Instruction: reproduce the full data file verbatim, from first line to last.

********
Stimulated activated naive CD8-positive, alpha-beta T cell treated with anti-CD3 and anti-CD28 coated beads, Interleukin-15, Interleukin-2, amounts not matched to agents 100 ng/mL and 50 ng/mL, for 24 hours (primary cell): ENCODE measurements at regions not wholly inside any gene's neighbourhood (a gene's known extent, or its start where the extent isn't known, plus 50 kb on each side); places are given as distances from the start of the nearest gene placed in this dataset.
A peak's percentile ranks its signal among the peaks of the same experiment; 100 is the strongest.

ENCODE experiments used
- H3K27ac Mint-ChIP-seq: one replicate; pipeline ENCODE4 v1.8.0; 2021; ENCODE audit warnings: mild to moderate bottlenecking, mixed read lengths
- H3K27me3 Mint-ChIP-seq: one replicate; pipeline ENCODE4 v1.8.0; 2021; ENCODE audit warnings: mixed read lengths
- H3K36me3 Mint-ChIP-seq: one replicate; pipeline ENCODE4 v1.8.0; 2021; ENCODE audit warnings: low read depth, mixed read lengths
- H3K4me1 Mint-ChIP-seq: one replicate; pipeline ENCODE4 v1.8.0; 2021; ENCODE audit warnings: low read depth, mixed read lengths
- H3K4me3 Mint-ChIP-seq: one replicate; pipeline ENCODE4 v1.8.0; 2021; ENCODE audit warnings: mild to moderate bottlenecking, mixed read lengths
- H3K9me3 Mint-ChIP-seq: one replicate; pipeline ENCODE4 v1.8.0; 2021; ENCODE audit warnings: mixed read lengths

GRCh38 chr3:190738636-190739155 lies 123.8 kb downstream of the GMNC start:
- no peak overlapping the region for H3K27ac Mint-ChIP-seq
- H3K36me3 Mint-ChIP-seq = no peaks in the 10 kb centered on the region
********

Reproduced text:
Stimulated activated naive CD8-positive, alpha-beta T cell treated with anti-CD3 and anti-CD28 coated beads, Interleukin-15, Interleukin-2, amounts not matched to agents 100 ng/mL and 50 ng/mL, for 24 hours (primary cell): ENCODE measurements at regions not wholly inside any gene's neighbourhood (a gene's known extent, or its start where the extent isn't known, plus 50 kb on each side); places are given as distances from the start of the nearest gene placed in this dataset.
A peak's percentile ranks its signal among the peaks of the same experiment; 100 is the strongest.

ENCODE experiments used
- H3K27ac Mint-ChIP-seq: one replicate; pipeline ENCODE4 v1.8.0; 2021; ENCODE audit warnings: mild to moderate bottlenecking, mixed read lengths
- H3K27me3 Mint-ChIP-seq: one replicate; pipeline ENCODE4 v1.8.0; 2021; ENCODE audit warnings: mixed read lengths
- H3K36me3 Mint-ChIP-seq: one replicate; pipeline ENCODE4 v1.8.0; 2021; ENCODE audit warnings: low read depth, mixed read lengths
- H3K4me1 Mint-ChIP-seq: one replicate; pipeline ENCODE4 v1.8.0; 2021; ENCODE audit warnings: low read depth, mixed read lengths
- H3K4me3 Mint-ChIP-seq: one replicate; pipeline ENCODE4 v1.8.0; 2021; ENCODE audit warnings: mild to moderate bottlenecking, mixed read lengths
- H3K9me3 Mint-ChIP-seq: one replicate; pipeline ENCODE4 v1.8.0; 2021; ENCODE audit warnings: mixed read lengths

GRCh38 chr3:190738636-190739155 lies 123.8 kb downstream of the GMNC start:
- no peak overlapping the region for H3K27ac Mint-ChIP-seq
- H3K36me3 Mint-ChIP-seq = no peaks in the 10 kb centered on the region